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Re: The K-T boundary in Nanxiong
Yep, it could. I once did some extremely rough calculations that indicate you
could very approximately match the average megatonnage-per-area if you were to
take 7 of the largest hydrogen bombs the Soviets ever built (their biggest ones
were bigger than the biggest US bombs), strap them together into a cluster, and
then place duplicate copies of those clusters every 4.5 to 5 miles apart, all
over the surface of the earth and oceans, you would roughly match the average.
Thank goodness, the actual energy distribution was uneven, because I don't think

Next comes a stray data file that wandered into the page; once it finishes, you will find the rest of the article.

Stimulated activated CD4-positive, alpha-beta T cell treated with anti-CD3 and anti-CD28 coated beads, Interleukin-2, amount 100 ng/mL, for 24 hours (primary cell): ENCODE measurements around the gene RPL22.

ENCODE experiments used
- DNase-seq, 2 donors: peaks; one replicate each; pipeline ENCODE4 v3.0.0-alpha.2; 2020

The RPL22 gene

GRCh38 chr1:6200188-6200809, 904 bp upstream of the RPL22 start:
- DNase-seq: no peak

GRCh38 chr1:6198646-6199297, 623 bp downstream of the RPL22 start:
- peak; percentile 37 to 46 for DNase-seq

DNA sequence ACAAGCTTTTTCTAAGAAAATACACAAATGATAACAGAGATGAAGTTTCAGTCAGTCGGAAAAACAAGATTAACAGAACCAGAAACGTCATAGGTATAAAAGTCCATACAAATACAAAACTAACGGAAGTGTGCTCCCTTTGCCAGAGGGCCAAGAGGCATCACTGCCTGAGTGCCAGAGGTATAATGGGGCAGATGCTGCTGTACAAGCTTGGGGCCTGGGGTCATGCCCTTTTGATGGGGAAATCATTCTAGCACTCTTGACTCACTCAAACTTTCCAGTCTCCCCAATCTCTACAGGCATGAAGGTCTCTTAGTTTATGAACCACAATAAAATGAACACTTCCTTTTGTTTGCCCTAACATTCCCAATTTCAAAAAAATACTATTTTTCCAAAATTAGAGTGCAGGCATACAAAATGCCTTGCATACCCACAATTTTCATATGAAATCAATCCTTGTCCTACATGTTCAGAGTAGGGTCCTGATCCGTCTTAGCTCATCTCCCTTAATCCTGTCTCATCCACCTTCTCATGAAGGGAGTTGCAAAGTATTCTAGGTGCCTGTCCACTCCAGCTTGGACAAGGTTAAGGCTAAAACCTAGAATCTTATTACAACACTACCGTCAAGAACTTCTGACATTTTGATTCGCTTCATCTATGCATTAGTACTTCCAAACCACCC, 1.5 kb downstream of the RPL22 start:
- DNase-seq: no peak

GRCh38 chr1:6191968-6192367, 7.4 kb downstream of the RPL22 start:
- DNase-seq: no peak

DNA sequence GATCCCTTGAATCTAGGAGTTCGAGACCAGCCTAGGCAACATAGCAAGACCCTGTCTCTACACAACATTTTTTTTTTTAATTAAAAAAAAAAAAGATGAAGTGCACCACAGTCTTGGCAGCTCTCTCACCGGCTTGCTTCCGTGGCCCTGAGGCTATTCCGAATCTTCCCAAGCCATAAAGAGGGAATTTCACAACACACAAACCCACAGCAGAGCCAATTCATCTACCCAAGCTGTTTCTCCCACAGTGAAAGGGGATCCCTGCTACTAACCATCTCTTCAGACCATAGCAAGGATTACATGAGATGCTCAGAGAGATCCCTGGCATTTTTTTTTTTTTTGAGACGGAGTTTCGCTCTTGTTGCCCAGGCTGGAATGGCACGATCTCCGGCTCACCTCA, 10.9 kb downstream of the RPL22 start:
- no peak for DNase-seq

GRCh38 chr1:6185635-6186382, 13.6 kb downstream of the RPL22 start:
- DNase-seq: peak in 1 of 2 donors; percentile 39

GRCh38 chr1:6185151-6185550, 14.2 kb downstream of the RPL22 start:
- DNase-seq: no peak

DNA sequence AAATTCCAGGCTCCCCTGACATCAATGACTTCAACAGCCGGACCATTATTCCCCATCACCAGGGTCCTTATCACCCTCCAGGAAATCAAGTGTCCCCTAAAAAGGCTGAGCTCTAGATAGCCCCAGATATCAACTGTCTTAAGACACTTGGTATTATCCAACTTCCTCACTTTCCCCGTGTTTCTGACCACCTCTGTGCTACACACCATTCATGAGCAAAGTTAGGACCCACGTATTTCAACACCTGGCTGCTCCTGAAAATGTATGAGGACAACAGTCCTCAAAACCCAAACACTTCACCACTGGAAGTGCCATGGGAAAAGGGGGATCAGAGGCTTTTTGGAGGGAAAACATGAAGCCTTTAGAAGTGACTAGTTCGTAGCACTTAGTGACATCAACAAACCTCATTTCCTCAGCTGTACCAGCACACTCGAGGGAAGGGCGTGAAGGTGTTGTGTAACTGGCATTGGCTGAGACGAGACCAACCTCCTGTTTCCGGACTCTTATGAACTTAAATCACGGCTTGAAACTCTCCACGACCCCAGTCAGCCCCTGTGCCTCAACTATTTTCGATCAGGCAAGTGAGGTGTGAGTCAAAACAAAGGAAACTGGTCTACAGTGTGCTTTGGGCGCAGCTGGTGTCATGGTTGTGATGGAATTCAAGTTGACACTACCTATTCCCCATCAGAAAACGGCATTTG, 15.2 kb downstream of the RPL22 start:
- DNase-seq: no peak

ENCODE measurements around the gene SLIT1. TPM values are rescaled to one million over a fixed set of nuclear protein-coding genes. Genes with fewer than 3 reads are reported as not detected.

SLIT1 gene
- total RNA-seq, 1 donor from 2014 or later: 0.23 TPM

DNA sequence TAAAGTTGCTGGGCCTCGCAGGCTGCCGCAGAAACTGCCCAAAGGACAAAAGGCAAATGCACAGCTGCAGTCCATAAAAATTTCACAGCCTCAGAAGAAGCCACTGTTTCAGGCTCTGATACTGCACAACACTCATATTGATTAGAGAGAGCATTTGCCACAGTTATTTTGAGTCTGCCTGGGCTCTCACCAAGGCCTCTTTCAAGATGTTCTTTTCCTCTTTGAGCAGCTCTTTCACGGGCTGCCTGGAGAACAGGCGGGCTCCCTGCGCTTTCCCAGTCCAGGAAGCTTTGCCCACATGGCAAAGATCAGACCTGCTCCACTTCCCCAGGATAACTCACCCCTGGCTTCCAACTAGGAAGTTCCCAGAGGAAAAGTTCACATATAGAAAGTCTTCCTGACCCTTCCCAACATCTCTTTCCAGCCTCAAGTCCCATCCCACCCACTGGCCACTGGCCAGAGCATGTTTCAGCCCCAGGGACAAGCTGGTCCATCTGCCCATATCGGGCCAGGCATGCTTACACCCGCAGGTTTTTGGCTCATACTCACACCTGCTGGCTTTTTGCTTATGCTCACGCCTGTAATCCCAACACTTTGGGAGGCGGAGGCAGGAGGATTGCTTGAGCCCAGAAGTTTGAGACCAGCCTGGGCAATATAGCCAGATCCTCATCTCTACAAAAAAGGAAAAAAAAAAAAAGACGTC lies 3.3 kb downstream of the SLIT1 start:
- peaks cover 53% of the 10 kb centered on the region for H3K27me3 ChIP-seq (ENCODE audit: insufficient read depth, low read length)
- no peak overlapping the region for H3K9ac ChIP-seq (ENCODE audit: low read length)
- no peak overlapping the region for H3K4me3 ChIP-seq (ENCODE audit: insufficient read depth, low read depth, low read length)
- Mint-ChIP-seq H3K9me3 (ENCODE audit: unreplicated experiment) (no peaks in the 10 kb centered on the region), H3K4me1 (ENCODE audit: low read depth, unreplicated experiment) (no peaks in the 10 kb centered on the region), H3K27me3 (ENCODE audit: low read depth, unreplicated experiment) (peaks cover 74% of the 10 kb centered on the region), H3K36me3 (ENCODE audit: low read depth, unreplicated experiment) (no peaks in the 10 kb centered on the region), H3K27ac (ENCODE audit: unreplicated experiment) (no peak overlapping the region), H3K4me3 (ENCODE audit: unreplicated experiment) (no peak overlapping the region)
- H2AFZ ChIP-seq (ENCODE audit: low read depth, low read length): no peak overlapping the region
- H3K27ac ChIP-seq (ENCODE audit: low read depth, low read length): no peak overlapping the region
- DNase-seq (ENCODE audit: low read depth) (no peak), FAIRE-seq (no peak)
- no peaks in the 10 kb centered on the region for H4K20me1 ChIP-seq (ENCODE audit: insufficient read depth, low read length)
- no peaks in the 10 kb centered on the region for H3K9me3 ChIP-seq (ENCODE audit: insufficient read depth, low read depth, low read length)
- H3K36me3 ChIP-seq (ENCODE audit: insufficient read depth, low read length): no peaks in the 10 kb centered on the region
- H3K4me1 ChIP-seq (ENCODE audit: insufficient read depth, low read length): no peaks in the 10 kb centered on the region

anything much would have survived a uniform distribution of that magnitude,
which would be equivalent to having 28 of these individual bombs go off within
2.5 miles of you, no matter where on the planet you were located. That aside,
even the Atlantic mudslide expended an enormous amount of energy, and you can
imagine what the consequent turbidity did to local life forms (not to mention
many of the bottom dwellers west of the mid-Atlantic ridge probably didn't
appreciate being buried under 3 to 50 feet of mud.
> > Don't you mean what range of teratonnage?
> It could be done as megatonnage-per-area, like the atmospheric thermal
> bloom commetary impact scenarios that got tossed around before Chixiculb
> got found (and which sometimes get included as part of the 'lots of
> stuff re-enters' scenarios.)